Microaggressions in the workplace are minor behaviors that impact members of marginalized groups, but they can mount up over time to produce even more problems. If you’re having trouble identifying the source of your stress, whether it’s behavioral, environmental, or verbal, it could be a series of workplace microaggressions. Microaggressions in the workplace might take the form of acts of discrimination, prejudicial behavior, abuse, or harassment. Because the hostility is not always plain and obvious, or even malicious, it can be difficult to recognize and resolve.
Organizations want to hire a diverse workforce and build a positive workplace where every person feels welcome to continue to prioritize diversity and inclusion. Despite the fact that most organizations have established bullying and harassment policies and provide training to address discrimination, some subtle and implicit types of discrimination might nevertheless go unrecognized. Employers must be aware of and confront microaggressions in order to create a truly inclusive workplace culture.
Some examples of microaggressions could be telling a person from South India that they are articulate or speak Hindi very well, and so on, assuming an employee is not from a particular state, mistaking one employee for another from an underrepresented group, using words like ‘bipolar’, ‘crazy’, and ‘psycho’ to describe coworkers, using the term “gay” to describe an unconventional heterosexual characteristic, or adopting and projecting stereotypes onto coworkers because they belong to a particular group.
It’s essential for employees to speak up when they’ve experienced microaggression or when other coworkers have done things that they consider offensive. Microaggressions can happen while the offending party isn’t even aware of the offense. Employees should be educated and informed on these topics, and also how to stand up for themselves in these instances.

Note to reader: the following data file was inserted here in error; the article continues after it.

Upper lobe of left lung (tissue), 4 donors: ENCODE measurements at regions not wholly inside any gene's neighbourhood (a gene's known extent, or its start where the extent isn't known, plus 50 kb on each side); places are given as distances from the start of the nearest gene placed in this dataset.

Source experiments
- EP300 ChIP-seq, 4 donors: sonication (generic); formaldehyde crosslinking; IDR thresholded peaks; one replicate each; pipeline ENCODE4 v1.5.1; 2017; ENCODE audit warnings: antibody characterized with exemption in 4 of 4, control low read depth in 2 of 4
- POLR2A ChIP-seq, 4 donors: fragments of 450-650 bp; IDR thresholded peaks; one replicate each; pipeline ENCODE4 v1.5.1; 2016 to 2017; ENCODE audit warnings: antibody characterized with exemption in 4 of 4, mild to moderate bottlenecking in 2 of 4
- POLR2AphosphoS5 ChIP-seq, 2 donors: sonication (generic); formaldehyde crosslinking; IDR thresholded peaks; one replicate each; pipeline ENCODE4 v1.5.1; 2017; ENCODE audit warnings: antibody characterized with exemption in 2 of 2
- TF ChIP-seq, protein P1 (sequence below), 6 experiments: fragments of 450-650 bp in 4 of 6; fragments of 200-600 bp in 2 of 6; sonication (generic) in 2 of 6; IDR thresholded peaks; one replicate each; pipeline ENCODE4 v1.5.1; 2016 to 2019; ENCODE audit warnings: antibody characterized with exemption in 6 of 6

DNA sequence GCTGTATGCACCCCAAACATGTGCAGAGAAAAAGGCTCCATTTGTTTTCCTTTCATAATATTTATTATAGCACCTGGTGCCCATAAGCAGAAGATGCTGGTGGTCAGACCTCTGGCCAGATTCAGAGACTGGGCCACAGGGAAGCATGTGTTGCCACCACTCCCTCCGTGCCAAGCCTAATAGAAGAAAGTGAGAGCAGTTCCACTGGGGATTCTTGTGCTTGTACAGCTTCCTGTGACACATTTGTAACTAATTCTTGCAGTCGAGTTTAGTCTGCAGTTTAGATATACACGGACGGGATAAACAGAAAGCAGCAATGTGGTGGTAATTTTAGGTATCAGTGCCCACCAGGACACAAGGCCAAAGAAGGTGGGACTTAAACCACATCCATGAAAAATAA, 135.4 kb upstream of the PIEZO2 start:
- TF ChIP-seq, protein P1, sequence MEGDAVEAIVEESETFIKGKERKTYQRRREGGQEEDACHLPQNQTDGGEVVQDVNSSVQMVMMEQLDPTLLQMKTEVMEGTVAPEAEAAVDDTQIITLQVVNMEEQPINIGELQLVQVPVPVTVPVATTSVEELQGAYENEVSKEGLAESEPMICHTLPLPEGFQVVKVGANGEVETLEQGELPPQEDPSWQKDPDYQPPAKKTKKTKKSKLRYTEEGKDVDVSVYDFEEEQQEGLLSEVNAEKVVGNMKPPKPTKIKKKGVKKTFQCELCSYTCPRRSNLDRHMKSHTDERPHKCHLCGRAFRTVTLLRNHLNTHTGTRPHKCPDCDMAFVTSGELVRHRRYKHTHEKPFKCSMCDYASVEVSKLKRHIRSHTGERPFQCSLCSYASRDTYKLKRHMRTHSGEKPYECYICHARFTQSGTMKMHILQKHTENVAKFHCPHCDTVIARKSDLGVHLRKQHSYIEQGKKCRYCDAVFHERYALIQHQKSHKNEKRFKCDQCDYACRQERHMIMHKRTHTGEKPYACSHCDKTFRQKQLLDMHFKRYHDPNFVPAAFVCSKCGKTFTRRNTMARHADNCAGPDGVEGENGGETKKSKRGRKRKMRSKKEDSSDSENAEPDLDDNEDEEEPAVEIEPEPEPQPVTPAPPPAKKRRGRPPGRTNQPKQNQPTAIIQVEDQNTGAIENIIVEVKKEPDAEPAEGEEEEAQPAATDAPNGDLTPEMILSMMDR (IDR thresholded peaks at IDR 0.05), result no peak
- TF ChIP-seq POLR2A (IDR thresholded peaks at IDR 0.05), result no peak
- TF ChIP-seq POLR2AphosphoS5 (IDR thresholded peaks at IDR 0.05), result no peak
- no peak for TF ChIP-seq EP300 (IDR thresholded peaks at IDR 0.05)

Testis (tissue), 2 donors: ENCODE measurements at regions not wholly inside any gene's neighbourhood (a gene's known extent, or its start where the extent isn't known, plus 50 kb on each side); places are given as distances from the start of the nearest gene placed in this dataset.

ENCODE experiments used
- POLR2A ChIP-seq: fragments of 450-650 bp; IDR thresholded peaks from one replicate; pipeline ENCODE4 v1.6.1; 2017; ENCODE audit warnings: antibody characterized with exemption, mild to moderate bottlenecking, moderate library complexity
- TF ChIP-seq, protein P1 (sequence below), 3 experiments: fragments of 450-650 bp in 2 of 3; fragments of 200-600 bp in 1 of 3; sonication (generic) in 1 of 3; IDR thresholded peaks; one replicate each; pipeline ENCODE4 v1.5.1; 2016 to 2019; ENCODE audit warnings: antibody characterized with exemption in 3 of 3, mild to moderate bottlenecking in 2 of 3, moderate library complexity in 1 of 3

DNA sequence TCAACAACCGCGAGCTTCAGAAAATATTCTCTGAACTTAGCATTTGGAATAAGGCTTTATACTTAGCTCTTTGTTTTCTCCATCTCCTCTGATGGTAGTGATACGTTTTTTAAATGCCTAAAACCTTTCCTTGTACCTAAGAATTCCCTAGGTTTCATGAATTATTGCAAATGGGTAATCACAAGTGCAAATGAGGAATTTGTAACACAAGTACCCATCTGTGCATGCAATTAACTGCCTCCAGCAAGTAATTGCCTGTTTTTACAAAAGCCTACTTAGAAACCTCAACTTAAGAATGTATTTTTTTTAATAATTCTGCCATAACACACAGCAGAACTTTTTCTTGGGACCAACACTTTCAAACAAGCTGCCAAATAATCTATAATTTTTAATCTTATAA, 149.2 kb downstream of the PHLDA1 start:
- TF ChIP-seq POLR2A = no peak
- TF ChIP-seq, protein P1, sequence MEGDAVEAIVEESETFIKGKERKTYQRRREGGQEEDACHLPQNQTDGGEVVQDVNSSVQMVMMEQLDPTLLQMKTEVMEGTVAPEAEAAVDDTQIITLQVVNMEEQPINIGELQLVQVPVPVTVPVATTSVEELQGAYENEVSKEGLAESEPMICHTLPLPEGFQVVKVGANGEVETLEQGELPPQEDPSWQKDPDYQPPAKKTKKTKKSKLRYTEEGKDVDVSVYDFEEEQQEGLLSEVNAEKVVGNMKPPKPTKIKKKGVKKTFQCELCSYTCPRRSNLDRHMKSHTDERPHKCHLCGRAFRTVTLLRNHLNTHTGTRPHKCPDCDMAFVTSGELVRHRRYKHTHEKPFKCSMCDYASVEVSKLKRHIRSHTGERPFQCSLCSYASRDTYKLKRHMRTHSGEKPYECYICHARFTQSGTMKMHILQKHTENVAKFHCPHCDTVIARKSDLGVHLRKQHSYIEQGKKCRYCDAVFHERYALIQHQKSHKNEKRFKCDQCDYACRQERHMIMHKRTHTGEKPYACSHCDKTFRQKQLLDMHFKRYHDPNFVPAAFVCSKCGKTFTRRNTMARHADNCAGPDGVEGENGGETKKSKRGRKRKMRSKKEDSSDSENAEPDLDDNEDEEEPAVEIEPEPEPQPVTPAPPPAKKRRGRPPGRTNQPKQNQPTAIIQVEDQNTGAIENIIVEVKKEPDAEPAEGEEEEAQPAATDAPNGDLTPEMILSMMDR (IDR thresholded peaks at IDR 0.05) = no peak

Employees are sometimes scared to speak up about microaggressions because they are apprehensive of consequences or that they will not be taken seriously by the offending party or management. Organizations must re-evaluate procedures and regulations on a regular basis to make sure that macro-level microaggressions do not have a negative impact on the organization on a systemic level.
Racism, social standards, gender biases, and other micro-aggressive behaviors must all be discussed with employees. People are usually not intentionally racist or intolerant. Microaggressions are the result of a lack of knowledge. It is vital to educate everyone about the negative effects of microaggression and the mental distress it produces. It may be uncomfortable and overwhelming, but it is an important component of the organizational awareness you want to create.
Before initiating an awareness campaign, it’s critical to look into how workplace microaggressions might impact culture. Every type of microaggression will elicit questions and queries. You’ll need a strong understanding and awareness of how these repercussions can impact people to respond to all such questions.
You could create an internal complaint board focused on problems like microaggression to address the issue on a broader scale. An executive, reporting managers, team leaders, and employee representatives could make up the board. Members of the board could then develop specific guidelines for all of the employees of the organization.
Microaggressions, even though implicit in nature, can have detrimental overt effects on the work culture and overall morale. The need of the hour is to take gravity moon steps to curb micro-aggressive tendencies and the hostile work environment it creates. Human Resources, as we discussed above, can go to lengths to tackle this. However, it all starts with dismantling the stereotypical conditioning of a workforce and the biases attached to it.